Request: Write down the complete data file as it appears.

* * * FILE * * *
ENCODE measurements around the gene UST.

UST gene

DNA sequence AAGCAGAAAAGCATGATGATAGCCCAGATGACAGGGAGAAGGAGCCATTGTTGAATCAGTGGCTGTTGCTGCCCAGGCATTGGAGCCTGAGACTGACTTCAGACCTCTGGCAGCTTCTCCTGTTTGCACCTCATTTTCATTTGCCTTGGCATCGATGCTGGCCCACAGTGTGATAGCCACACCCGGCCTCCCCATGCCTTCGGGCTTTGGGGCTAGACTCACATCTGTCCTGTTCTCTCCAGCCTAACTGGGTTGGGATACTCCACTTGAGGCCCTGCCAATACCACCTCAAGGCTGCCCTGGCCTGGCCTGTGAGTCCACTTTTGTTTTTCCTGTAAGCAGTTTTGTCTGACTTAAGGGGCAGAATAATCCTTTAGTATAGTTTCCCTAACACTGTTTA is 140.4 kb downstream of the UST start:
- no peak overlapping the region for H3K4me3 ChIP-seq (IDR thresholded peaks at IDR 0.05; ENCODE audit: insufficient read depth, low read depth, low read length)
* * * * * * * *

ENCODE measurements around the gene UST.

UST gene

DNA sequence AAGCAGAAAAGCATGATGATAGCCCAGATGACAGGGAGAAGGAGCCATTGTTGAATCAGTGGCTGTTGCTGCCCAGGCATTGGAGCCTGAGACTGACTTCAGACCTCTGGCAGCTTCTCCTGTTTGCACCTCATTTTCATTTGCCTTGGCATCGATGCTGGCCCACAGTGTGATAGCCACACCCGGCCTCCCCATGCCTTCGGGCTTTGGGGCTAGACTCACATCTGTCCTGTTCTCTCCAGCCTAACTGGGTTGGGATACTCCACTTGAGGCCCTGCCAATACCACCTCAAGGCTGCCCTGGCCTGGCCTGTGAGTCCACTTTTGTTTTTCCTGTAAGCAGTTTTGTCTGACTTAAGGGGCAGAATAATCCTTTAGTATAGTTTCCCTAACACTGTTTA is 140.4 kb downstream of the UST start:
- no peak overlapping the region for H3K4me3 ChIP-seq (IDR thresholded peaks at IDR 0.05; ENCODE audit: insufficient read depth, low read depth, low read length)